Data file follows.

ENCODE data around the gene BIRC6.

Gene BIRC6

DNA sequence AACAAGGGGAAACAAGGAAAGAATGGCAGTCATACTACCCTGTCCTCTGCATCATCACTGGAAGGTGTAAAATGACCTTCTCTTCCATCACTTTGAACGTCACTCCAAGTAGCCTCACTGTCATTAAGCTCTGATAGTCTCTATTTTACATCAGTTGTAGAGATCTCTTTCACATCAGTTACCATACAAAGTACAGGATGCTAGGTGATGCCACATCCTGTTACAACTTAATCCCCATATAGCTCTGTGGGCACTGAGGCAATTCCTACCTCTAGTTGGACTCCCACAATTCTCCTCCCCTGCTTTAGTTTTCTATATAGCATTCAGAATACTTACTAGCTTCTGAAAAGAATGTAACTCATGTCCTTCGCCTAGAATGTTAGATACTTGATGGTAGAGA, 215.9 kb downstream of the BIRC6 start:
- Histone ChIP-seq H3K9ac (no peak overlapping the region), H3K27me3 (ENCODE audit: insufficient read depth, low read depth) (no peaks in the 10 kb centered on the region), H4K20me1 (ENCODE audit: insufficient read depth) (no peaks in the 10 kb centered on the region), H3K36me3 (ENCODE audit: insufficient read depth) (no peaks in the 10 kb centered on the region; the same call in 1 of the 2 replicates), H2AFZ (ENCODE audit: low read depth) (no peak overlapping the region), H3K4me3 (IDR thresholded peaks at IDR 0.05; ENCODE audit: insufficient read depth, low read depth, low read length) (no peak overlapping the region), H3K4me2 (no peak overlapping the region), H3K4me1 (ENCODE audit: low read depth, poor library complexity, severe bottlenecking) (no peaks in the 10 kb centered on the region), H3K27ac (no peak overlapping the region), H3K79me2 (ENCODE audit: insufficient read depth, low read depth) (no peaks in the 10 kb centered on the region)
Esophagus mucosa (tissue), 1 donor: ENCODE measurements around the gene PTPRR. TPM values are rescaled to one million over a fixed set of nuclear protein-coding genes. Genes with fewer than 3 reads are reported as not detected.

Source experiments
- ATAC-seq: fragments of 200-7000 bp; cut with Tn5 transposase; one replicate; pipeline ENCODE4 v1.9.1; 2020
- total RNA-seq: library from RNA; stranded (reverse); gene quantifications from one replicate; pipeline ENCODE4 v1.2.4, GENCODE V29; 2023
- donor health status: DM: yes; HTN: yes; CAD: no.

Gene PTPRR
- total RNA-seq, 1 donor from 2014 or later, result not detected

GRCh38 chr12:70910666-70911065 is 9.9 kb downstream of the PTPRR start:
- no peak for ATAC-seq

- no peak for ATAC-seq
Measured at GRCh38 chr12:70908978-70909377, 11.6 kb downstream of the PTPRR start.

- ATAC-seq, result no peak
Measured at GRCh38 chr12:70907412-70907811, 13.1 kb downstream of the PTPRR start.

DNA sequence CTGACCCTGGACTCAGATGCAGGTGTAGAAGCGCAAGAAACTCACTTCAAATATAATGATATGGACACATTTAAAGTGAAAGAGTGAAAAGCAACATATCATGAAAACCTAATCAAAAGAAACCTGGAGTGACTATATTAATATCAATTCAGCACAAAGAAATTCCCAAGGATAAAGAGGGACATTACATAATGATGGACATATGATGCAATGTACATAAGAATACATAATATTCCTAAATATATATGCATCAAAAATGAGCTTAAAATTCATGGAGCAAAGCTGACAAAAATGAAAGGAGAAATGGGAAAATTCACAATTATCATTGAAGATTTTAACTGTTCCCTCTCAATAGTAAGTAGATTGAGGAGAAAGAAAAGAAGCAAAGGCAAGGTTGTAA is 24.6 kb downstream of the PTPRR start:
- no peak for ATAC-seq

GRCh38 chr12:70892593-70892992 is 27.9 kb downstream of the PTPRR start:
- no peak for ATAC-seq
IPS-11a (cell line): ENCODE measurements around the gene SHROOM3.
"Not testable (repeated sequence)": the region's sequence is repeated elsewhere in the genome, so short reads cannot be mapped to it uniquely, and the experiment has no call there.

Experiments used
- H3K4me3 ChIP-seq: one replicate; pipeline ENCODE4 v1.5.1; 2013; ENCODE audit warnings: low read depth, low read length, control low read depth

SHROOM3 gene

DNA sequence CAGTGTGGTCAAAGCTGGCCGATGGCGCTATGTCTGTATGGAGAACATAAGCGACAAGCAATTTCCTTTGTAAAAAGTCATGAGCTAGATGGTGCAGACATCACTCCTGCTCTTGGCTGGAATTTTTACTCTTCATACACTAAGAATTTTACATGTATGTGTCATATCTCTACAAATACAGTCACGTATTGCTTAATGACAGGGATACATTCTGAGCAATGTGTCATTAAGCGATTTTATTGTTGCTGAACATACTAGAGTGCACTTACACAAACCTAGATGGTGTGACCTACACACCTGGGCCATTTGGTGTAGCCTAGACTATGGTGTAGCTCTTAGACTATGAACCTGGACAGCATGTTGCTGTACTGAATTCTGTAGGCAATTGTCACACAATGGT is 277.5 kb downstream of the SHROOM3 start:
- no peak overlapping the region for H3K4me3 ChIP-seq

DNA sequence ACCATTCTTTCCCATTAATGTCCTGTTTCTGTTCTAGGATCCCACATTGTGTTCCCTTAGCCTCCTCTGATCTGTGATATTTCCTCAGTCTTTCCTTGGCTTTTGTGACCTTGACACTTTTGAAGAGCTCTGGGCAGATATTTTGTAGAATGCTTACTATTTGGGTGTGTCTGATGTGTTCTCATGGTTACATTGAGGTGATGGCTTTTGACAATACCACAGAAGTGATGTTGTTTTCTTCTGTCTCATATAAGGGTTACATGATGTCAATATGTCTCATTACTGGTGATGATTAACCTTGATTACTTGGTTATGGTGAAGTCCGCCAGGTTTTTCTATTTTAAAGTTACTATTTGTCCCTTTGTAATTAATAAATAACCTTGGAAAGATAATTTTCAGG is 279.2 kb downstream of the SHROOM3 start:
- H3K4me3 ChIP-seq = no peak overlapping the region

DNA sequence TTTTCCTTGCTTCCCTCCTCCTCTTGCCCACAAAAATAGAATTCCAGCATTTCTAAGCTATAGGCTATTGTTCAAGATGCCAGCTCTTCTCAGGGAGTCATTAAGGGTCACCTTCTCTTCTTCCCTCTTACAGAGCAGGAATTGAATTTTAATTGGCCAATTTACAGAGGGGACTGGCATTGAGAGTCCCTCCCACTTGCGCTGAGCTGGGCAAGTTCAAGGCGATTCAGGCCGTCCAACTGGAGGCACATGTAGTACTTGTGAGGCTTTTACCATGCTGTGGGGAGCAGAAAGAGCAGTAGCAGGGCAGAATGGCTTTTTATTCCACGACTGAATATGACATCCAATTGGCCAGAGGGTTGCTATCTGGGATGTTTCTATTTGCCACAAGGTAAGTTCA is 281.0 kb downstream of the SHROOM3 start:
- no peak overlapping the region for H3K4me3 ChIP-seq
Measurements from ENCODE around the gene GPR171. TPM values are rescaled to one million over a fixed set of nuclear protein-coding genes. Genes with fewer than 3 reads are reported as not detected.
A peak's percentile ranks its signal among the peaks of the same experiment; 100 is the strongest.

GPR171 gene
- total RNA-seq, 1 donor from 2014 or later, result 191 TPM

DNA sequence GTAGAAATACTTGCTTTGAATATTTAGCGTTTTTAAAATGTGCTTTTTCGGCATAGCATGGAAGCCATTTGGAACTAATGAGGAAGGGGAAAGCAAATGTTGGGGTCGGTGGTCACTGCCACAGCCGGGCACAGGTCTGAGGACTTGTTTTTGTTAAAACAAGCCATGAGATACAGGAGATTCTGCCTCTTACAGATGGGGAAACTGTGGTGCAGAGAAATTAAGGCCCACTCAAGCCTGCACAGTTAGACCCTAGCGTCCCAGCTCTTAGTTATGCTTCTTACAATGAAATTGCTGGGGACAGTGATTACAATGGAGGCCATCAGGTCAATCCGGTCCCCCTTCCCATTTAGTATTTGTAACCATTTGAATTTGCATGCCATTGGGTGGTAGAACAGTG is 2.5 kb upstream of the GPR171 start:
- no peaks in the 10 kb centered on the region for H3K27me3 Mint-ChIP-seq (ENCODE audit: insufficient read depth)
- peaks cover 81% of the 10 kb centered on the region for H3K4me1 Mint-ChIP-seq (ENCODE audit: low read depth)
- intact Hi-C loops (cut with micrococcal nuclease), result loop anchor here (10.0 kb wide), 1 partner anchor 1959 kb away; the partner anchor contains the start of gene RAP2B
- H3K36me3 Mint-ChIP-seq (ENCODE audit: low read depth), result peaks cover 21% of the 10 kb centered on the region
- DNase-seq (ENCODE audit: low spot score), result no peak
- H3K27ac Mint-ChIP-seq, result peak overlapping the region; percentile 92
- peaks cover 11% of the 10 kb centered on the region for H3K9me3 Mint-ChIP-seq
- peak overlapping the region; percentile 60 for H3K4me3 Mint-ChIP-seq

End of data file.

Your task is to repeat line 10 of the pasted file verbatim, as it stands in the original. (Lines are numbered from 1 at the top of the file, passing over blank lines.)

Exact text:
Gene PTPRR